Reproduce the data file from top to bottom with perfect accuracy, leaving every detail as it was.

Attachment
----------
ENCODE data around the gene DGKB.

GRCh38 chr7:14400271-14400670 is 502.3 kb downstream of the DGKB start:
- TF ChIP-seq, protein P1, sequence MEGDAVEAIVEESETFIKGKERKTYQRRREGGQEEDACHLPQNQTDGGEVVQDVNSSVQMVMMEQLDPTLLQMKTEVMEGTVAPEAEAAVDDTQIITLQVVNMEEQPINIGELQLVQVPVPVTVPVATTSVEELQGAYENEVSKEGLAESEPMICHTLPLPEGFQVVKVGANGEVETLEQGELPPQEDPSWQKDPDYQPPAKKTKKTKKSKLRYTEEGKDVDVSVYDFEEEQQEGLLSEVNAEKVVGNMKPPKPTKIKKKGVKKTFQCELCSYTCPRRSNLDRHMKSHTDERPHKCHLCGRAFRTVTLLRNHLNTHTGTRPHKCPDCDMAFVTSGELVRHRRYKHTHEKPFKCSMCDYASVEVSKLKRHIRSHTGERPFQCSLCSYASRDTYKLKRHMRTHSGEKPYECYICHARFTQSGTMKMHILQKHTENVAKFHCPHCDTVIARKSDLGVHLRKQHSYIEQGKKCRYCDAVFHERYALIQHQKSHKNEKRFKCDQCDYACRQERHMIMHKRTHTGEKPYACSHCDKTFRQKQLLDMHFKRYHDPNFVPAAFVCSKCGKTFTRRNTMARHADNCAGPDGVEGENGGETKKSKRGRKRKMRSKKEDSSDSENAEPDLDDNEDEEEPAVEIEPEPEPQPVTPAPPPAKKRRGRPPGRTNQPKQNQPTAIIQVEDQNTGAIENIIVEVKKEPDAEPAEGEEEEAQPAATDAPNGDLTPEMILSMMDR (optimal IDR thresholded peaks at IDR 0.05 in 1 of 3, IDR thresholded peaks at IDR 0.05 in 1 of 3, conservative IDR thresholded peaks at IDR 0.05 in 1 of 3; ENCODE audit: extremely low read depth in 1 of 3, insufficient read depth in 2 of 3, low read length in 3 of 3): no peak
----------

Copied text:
ENCODE data around the gene DGKB.

GRCh38 chr7:14400271-14400670 is 502.3 kb downstream of the DGKB start:
- TF ChIP-seq, protein P1, sequence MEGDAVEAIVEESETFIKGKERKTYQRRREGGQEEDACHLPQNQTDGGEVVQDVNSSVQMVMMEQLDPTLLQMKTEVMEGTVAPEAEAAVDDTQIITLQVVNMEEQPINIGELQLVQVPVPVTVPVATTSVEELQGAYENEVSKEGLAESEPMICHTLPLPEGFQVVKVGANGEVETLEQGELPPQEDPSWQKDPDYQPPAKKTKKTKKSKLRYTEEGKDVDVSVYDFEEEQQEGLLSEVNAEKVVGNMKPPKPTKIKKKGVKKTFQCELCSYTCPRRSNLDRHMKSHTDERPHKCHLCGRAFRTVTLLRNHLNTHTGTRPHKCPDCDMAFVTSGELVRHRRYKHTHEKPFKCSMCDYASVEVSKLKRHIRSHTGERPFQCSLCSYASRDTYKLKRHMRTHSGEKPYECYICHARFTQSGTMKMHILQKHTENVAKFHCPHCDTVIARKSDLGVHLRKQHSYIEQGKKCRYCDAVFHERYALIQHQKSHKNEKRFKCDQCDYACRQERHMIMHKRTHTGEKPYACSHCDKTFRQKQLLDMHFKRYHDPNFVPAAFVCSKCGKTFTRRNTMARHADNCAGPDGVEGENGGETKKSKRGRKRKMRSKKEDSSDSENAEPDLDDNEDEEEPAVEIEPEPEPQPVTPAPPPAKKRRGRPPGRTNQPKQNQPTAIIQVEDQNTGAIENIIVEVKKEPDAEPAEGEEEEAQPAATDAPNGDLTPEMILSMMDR (optimal IDR thresholded peaks at IDR 0.05 in 1 of 3, IDR thresholded peaks at IDR 0.05 in 1 of 3, conservative IDR thresholded peaks at IDR 0.05 in 1 of 3; ENCODE audit: extremely low read depth in 1 of 3, insufficient read depth in 2 of 3, low read length in 3 of 3): no peak